by Richard C. Dreyfuss
January 22, 2014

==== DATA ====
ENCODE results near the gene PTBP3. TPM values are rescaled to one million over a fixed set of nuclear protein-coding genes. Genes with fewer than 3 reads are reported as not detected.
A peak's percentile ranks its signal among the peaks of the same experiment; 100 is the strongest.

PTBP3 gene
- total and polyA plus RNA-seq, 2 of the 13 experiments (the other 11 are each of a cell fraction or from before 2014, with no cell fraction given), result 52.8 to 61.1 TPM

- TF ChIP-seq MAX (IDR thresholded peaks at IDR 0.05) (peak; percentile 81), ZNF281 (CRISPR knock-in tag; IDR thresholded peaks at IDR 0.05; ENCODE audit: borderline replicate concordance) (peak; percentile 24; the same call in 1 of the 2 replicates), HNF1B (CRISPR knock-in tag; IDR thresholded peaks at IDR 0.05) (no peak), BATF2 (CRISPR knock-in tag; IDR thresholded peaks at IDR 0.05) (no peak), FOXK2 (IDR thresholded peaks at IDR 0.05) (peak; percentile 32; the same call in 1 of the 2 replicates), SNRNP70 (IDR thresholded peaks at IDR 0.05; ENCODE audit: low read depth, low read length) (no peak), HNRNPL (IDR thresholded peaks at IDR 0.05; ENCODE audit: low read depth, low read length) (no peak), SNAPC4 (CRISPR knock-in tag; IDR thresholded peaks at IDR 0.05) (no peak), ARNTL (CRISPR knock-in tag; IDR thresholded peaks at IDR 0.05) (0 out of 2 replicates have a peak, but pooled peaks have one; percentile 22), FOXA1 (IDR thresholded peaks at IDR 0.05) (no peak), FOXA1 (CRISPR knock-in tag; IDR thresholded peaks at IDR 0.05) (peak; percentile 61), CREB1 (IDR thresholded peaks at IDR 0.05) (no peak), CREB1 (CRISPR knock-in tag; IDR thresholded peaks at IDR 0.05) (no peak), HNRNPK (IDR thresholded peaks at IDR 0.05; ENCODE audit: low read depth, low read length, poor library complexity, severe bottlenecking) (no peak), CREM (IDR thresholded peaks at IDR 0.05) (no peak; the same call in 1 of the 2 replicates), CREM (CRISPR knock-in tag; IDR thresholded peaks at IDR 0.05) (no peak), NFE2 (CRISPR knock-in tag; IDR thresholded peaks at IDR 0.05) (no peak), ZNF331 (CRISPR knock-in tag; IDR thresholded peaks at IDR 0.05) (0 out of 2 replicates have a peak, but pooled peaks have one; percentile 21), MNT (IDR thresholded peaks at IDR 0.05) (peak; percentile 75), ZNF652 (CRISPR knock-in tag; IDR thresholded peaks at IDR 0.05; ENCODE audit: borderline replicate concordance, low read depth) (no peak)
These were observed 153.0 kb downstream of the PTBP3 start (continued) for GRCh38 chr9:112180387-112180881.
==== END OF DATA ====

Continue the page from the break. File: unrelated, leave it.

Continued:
A key cause of the recent bankruptcy of the once-great city of Detroit was the overwhelming size of its pension obligations to its employees. More and more governments are facing considerable liquidity challenges, as higher employee pension contributions put pressure on their budgets. The goal of any reform must be to ensure that pensions are properly funded in both the short and the long term. Yet changes toward those goals are frequently deferred, outright ignored, or predicated on overoptimistic forecasts of asset returns. This paper seeks to clarify a number of these “myths of public-sector pension plans.” Real reform—which would eliminate unfunded liabilities, remove politics from pensions, and eliminate taxpayer obligations that extend in perpetuity—is long overdue. But it cannot be implemented until policymakers see past the half-truths and untruths about public-sector pension plans.